13 Repeat steps 11-12x time(s)
14 Acid Acid atom. + vacuumization
15 Push & pull + atomization
16 Pause
17 Repeat steps 14-16x time(s)
18 Rinse Partial rinse to circuit & pull X X
19 Push & pull to acid tank
20 Repeat steps 18-19x time(s)
21 Sanitizer Sani. Atom. + vacuumization
22 Push & pull + atomization
23 Repeat steps 21-22x time(s)
24 Final drain (all lines) X X
25
26
27
28
29
30
31
32
CHART 5 (PAGE 1)
REFERENCE DRAWING 5
LINE WASH & SANITIZE
PROGRAM USING THE
PUSH & PULL METHOD
FOR THE RINSE STEPS &
THE ATOMIZING METHOD
FOR THE WASH &
SANITIZE STEPS Routing
(CHEMICAL ATOMIZATION Atomized valves -
IS DONE WITH Chemical chemical Live Flow also
VACUUMIZATION OF THE Routing & valve steam restriction activate
CIRCUIT FOLLOWED BY valve to com- (caustic Com- valve valve 35
VACUUM LOSS WITH THE circula- pressed or pressed (flow (normally (reverse
PUSH & PULL METHOD) tion gas main acid or gas control- open flow
STEP DESCRIPTION tank 1 valve sanitizer) valve led) to circuit) valves)
Step Phase Item number 20 23 24 26 27 31 32
 0 Home
 1 Rec Partial rinse to circuit & pull
 2 Push & pull to recovery silo X X
 3 Rinse Partial rinse to circuit & pull
 4 Push & pull to drain X X
 5 Do steps 3-4 (+reverse flow) X
 6 Repeat steps 3-5x time(s)
 7 Caustic Caust. atom. + vacuumization X X X
 8 Push & pull + atomization X X X X
 9 Pause
10 Repeat steps 7-9x time(s)
11 Rinse Partial rinse to circuit & pull
12 Push & pull to caustic tank X X
13 Repeat steps 11-12x time(s)
14 Acid Acid atom. + vacuumization X X X
15 Push & pull + atomization X X X X
16 Pause
17 Repeat steps 14-16x time(s)
18 Rinse Partial rinse to circuit & pull
19 Push & pull to acid tank X X
20 Repeat steps 18-19x time(s)
21 Sanitizer Sani. Atom. + vacuumization
22 Push & pull + atomization X X X
23 Repeat steps 21-22x time(s) X X X X
24 Final drain (all lines)
25
26
27
28
29
30
31
32
CHART 5 (PAGE 1)
REFERENCE DRAWING 5
LINE WASH & SANITIZE
PROGRAM USING THE
PUSH & PULL METHOD
FOR THE RINSE STEPS &
THE ATOMIZING METHOD
FOR THE WASH &
SANITIZE STEPS
(CHEMICAL ATOMIZATION Routing
IS DONE WITH Routing Routing valve
VACUUMIZATION OF THE Routing valve valve to Vacuum (off = to
CIRCUIT FOLLOWED BY Aspir- valve (open tank 1 (if pump drain,
VACUUM LOSS WITH THE Suction ator/ (normally path to off, or to (also on = to
PUSH & PULL METHOD) return blower open pipe 49 pipe 61 open any
STEP DESCRIPTION pump fan to 51) when on) if on) valve 53) CIP tank)
Step Phase Item number 38 45 46 47 48 54 55
 0 Home
 1 Rec Partial rinse to circuit & pull X
 2 Push & pull to recovery silo X
 3 Rinse Partial rinse to circuit & pull X
 4 Push & pull to drain X
 5 Do steps 3-4 (+reverse flow)
 6 Repeat steps 3-5x time(s)
 7 Caustic Caust. atom. + vacuumization X X X
 8 Push & pull + atomization X X X
 9 Pause
10 Repeat steps 7-9x time(s)
11 Rinse Partial rinse to circuit & pull X X
12 Push & pull to caustic tank X X
13 Repeat steps 11-12x time(s)
14 Acid Acid atom. + vacuumization X X X
15 Push & pull + atomization X X X
16 Pause
17 Repeat steps 14-16x time(s)
18 Rinse Partial rinse to circuit & pull X X
19 Push & pull to acid tank X X
20 Repeat steps 18-19x time(s)
21 Sanitizer Sani. Atom. + vacuumization
22 Push & pull + atomization X X X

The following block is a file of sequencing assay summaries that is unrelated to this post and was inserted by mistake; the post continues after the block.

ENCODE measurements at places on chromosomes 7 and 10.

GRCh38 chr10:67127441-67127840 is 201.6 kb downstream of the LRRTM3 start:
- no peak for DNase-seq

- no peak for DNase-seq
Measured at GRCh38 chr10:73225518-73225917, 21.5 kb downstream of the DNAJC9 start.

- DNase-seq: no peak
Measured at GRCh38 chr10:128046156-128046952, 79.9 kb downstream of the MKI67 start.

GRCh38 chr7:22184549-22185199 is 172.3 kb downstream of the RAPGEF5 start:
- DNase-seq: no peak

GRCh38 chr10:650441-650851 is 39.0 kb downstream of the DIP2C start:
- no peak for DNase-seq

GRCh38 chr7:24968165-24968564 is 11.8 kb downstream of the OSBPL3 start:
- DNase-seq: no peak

23 Repeat steps 21-22x time(s) X X X
24 Final drain (all lines) X X
25
26
27
28
29
30
31
32

TABLE 5B
CHART 5 (PAGE 2)
REFERENCE DRAWING 5
LINE WASH & SANITIZE
PROGRAM USING THE
PUSH & PULL METHOD
FOR THE RINSE STEPS &
THE ATOMIZING METHOD
FOR THE WASH &
SANITIZE STEPS Routing Routing
(CHEMICAL ATOMIZATION valve Chemical valve
IS DONE WITH (open CIP injection to recov.
VACUUMIZATION OF THE path drain port silo Fresh
CIRCUIT FOLLOWED BY from valve (add by (also water
VACUUM LOSS WITH THE Step 51 to (normally conduc- turn tank
PUSH & PULL METHOD) time 49 open tivity on valve outlet
STEP DESCRIPTION or when on) to drain) or flow) 81) valve
Step Phase Item number volume 56 58 59 62 63
 0 Home
 1 Rec Partial rinse to circuit & pull X
 2 Push & pull to recovery silo X
 3 Rinse Partial rinse to circuit & pull X
 4 Push & pull to drain X
 5 Do steps 3-4 (+reverse flow)
 6 Repeat steps 3-5x time(s)
 7 Caustic Caust. atom. + vacuumization
 8 Push & pull + atomization
 9 Pause
10 Repeat steps 7-9x time(s)
11 Rinse Partial rinse to circuit & pull X
12 Push & pull to caustic tank
13 Repeat steps 11-12x time(s)
14 Acid Acid atom. + vacuumization
15 Push & pull + atomization
16 Pause
17 Repeat steps 14-16x time(s)
18 Rinse Partial rinse to circuit & pull X
19 Push & pull to acid tank
20 Repeat steps 18-19x time(s)
21 Sanitizer Sani. Atom. + vacuumization
22 Push & pull + atomization
23 Repeat steps 21-22x time(s)
24 Final drain (all lines) X
25
26
27
28
29
30
31
32
CHART 5 (PAGE 2)
REFERENCE DRAWING 5
LINE WASH & SANITIZE
PROGRAM USING THE
PUSH & PULL METHOD
FOR THE RINSE STEPS &
THE ATOMIZING METHOD
FOR THE WASH &
SANITIZE STEPS Recov.
(CHEMICAL ATOMIZATION rinse
IS DONE WITH tank
VACUUMIZATION OF THE Chemical Recovered Caustic return
CIRCUIT FOLLOWED BY solution Caustic rinse Acid tank valve
VACUUM LOSS WITH THE tanks tank tank tank return valve (to drain
PUSH & PULL METHOD) blocking outlet outlet outlet (switch to 70 at high
STEP DESCRIPTION valve valve valve valve at high level) level)
Step Phase Item number 64 65 66 67 69 70
 0 Home
 1 Rec Partial rinse to circuit & pull
 2 Push & pull to recovery silo
 3 Rinse Partial rinse to circuit & pull X X
 4 Push & pull to drain X X
 5 Do steps 3-4 (+reverse flow)
 6 Repeat steps 3-5x time(s)
 7 Caustic Caust. atom. + vacuumization
 8 Push & pull + atomization
 9 Pause
10 Repeat steps 7-9x time(s)
11 Rinse Partial rinse to circuit & pull X
12 Push & pull to caustic tank X